There will be no posthumous royal pardon after more than two centuries for a man hanged for abetting a murderer who was never arrested or charged, never mind convicted.

Those who have campaigned to clear the name of James Stewart say the fact the crime was committed 263 years ago doesn’t diminish the injustice of hanging an innocent man.

They have now been told that a pardon will not be forthcoming despite the overwhelming evidence that says Stewart was wronged.

On the afternoon of May 14, 1752, a prominent Hanoverian figure was riding in the woods near where the Ballachulish Bridge now stands, when he was shot dead.

Colin Campbell of Glenure had been on his way to evict some of the Jacobite Stewart clan from their land.

The murder was integral to the plot of Robert Louis Stevenson's celebrated novel Kidnapped, set after the Jacobite cause had been crushed at Culloden.

The original indictment named Ailean Breac Stewart (Allan Breck in Kidnapped) as the guilty party for murder, and James Stewart as guilty of abetting him.

Stewart is popularly held to have been tried in a kangaroo court in Inveraray in September 1752. Eleven of the 15-strong jury were Campbells, and the senior judge their clan chief.

The court sat without break from five on Friday morning until seven on the Sunday morning, leaving one juror to shout at a defence advocate: "Pray sir, cut it short. We have had enough."

Five and a half years ago Glasgow solicitor John Macaulay petitioned ministers to overturn what is seen by many as one of the most blatant miscarriages of justice in Scottish legal history.

The Scottish Government could recommend to the queen that the Royal Prerogative of Mercy (RPM) be exercised and that Stewart receives a free pardon for his alleged role in what became known as the Appin Murder.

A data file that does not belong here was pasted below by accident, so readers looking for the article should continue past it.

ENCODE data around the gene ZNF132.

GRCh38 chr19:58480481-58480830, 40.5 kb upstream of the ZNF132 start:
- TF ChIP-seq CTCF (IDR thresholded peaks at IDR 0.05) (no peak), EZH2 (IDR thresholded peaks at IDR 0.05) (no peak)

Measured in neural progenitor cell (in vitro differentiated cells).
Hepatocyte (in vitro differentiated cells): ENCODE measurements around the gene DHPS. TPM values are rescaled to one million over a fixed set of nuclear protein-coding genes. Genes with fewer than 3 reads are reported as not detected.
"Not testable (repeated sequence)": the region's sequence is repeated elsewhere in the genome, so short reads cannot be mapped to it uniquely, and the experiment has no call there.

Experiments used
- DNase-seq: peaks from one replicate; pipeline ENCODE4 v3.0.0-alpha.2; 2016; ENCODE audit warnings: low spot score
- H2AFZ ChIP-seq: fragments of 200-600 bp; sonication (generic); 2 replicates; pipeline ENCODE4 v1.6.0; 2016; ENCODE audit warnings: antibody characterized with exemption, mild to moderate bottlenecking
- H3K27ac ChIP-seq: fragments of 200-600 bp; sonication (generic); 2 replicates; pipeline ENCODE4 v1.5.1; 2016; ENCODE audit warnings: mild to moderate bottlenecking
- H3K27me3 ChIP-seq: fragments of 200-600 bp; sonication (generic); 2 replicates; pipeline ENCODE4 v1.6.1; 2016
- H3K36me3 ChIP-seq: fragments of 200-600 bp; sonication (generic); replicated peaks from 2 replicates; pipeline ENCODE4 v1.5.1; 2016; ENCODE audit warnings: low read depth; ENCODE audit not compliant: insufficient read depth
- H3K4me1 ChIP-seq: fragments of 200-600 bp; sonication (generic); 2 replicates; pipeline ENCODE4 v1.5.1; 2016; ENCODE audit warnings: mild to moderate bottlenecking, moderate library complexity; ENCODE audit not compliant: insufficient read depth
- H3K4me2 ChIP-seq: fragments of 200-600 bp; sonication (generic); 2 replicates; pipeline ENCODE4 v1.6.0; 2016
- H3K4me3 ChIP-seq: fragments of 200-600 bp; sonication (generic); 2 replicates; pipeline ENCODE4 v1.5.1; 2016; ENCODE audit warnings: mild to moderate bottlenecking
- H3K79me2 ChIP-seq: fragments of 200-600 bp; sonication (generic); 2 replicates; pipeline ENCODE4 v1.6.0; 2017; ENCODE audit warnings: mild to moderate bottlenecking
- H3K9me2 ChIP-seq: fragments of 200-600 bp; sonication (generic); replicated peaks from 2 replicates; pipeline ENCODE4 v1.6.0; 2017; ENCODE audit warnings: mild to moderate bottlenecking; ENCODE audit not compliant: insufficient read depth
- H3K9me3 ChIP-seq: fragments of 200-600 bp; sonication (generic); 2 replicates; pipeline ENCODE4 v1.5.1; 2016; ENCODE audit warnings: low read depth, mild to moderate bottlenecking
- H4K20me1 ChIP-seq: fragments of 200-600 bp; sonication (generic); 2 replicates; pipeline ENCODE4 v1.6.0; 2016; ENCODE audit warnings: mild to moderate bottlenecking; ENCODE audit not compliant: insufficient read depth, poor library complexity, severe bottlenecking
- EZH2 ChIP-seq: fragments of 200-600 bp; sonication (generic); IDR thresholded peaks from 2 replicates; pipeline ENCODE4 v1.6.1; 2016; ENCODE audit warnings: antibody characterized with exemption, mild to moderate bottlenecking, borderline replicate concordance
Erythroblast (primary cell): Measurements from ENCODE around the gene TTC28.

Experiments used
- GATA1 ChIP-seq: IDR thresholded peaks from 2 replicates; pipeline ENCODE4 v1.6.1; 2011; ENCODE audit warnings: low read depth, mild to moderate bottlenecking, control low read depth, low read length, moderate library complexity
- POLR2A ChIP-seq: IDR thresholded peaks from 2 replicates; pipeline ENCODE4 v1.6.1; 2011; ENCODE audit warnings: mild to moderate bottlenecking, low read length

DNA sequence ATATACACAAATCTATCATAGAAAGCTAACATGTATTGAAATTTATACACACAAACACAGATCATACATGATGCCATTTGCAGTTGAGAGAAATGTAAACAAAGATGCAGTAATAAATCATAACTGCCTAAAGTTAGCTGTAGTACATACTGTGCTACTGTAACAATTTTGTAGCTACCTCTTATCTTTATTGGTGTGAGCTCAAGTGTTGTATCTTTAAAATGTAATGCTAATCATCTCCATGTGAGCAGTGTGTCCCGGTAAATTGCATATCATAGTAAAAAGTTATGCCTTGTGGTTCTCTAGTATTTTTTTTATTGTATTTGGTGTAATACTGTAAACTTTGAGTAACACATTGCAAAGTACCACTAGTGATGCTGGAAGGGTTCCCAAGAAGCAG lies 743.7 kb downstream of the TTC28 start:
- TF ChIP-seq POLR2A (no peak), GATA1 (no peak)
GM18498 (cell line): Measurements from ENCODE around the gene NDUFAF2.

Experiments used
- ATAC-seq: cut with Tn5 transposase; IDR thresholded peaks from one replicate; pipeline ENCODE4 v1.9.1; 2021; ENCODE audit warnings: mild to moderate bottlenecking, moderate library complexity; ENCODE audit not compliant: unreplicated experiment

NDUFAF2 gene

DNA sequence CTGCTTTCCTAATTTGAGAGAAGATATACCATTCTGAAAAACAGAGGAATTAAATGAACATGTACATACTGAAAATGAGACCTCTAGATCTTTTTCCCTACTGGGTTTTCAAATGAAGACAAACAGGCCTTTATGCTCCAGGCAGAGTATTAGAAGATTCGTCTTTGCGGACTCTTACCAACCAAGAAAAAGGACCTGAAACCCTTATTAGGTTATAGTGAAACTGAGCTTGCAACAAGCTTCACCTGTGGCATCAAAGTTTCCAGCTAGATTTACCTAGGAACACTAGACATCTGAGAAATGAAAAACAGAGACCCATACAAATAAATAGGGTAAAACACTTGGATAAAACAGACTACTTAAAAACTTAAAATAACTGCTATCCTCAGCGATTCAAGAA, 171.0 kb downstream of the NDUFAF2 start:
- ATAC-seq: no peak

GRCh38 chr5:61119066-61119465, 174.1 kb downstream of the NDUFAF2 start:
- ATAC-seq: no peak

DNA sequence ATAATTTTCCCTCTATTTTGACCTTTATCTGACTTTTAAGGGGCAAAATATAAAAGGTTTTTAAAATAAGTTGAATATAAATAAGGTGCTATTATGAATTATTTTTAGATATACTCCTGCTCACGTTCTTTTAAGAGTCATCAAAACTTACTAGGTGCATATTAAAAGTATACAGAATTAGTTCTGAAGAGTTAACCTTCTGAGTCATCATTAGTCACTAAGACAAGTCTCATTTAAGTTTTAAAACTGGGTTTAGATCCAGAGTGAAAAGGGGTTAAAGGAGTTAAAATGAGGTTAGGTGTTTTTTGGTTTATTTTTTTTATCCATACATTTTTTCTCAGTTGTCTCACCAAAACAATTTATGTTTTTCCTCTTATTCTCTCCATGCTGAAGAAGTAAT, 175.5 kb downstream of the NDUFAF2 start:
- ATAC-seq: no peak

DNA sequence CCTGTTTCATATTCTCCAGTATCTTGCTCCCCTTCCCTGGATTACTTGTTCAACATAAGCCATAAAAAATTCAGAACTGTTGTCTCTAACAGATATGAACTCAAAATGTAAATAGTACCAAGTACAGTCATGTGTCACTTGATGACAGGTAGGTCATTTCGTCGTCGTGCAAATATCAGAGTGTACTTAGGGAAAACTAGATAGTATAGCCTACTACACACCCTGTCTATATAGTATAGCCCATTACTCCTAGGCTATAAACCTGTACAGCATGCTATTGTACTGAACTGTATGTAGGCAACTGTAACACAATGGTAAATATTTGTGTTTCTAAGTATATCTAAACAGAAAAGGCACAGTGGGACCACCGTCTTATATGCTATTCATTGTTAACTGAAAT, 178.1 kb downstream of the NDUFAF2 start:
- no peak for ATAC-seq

But a Scottish Government civil servant has finally replied to Mr Macaulay declining his application, explaining that the First Minister’s powers to intervene are “necessarily used sparingly".

It quotes judge and legal scholar Baron David Hume (nephew of the famous Scottish philosopher), who wrote 45 years after the trial “I see no reason to believe that the verdict was not according to the justice of the case, or different from what the jury were warranted to return upon the evidence laid before them.”

It also quotes from the book by the late American historian Lee Holcombe on the reasons the Campbells had to suspect James Stewart and says: ”We have concluded that the grant of a Royal Pardon would not be justified on the application of the ‘clean hands’ doctrine that new evidence had come to light which demonstrated conclusively that no offence was committed or that the individual concerned did not commit the offence.”

Mr Macaulay said: “The most important aspect, the basis on which the submission was made, has been ignored completely and deliberately. Our submission was that, quite irrespective of all other ‘evidence’ led at trial, as Allan Breck could not be identified as the assailant, nor inferred as such, the case against James Stewart fell completely as a matter of law.”

But it was more than a story to Mr Macaulay's client John Campbell from Motherwell.

A former lorry driver, he spent almost 20 years researching the history before instructing his solicitor to take up the case. Now 69 he simply can’t understand how the conviction can still stand.

In 2008 Mr Macaulay unsuccessfully applied to the Criminal Cases Review Commission.

In his book on the murder, Culloden and the Last Clansman, Highland historian Professor Jim Hunter argues that while James was not guilty, a murder conspiracy had indeed been hatched by the Stewarts of Appin, including Ailean Breac.

A group of experts invited to re-examine the case by the Royal Society of Edinburgh two years ago, found the evidence pointed to two unknown gunmen; and concluded that James Stewart was not guilty, and the main suspect Ailean Breac was not responsible either.